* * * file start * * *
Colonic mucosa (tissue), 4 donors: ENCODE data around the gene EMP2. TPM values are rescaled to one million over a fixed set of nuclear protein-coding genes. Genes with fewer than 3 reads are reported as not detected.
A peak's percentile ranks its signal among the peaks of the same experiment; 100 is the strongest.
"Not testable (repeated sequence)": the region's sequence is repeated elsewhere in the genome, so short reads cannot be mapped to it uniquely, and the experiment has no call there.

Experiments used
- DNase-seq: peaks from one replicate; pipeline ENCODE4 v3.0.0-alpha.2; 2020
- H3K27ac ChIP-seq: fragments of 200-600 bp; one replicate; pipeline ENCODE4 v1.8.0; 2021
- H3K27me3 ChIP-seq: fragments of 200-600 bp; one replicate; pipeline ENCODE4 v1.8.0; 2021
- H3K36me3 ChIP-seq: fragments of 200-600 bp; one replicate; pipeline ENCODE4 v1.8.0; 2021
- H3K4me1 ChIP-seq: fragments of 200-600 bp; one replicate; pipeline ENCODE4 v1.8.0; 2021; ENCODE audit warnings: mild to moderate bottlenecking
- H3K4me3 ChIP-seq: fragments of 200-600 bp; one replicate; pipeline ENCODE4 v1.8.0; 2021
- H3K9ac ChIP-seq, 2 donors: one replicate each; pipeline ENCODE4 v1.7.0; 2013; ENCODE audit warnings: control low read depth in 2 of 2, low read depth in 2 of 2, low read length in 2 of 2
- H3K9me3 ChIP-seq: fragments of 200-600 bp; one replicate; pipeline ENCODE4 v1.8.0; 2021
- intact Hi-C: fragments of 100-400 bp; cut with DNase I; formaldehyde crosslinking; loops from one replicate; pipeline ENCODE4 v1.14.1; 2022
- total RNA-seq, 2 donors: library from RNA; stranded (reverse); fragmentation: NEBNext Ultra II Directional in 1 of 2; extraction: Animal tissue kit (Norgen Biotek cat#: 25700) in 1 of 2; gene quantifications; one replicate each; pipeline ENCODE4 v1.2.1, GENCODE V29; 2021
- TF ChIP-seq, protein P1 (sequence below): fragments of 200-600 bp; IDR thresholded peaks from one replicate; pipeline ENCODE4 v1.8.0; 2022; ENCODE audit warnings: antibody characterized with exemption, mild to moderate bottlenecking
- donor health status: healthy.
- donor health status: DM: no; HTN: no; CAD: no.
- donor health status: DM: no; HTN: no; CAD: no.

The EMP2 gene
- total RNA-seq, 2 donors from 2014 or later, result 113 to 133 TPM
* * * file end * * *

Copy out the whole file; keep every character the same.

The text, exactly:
Colonic mucosa (tissue), 4 donors: ENCODE data around the gene EMP2. TPM values are rescaled to one million over a fixed set of nuclear protein-coding genes. Genes with fewer than 3 reads are reported as not detected.
A peak's percentile ranks its signal among the peaks of the same experiment; 100 is the strongest.
"Not testable (repeated sequence)": the region's sequence is repeated elsewhere in the genome, so short reads cannot be mapped to it uniquely, and the experiment has no call there.

Experiments used
- DNase-seq: peaks from one replicate; pipeline ENCODE4 v3.0.0-alpha.2; 2020
- H3K27ac ChIP-seq: fragments of 200-600 bp; one replicate; pipeline ENCODE4 v1.8.0; 2021
- H3K27me3 ChIP-seq: fragments of 200-600 bp; one replicate; pipeline ENCODE4 v1.8.0; 2021
- H3K36me3 ChIP-seq: fragments of 200-600 bp; one replicate; pipeline ENCODE4 v1.8.0; 2021
- H3K4me1 ChIP-seq: fragments of 200-600 bp; one replicate; pipeline ENCODE4 v1.8.0; 2021; ENCODE audit warnings: mild to moderate bottlenecking
- H3K4me3 ChIP-seq: fragments of 200-600 bp; one replicate; pipeline ENCODE4 v1.8.0; 2021
- H3K9ac ChIP-seq, 2 donors: one replicate each; pipeline ENCODE4 v1.7.0; 2013; ENCODE audit warnings: control low read depth in 2 of 2, low read depth in 2 of 2, low read length in 2 of 2
- H3K9me3 ChIP-seq: fragments of 200-600 bp; one replicate; pipeline ENCODE4 v1.8.0; 2021
- intact Hi-C: fragments of 100-400 bp; cut with DNase I; formaldehyde crosslinking; loops from one replicate; pipeline ENCODE4 v1.14.1; 2022
- total RNA-seq, 2 donors: library from RNA; stranded (reverse); fragmentation: NEBNext Ultra II Directional in 1 of 2; extraction: Animal tissue kit (Norgen Biotek cat#: 25700) in 1 of 2; gene quantifications; one replicate each; pipeline ENCODE4 v1.2.1, GENCODE V29; 2021
- TF ChIP-seq, protein P1 (sequence below): fragments of 200-600 bp; IDR thresholded peaks from one replicate; pipeline ENCODE4 v1.8.0; 2022; ENCODE audit warnings: antibody characterized with exemption, mild to moderate bottlenecking
- donor health status: healthy.
- donor health status: DM: no; HTN: no; CAD: no.
- donor health status: DM: no; HTN: no; CAD: no.

The EMP2 gene
- total RNA-seq, 2 donors from 2014 or later, result 113 to 133 TPM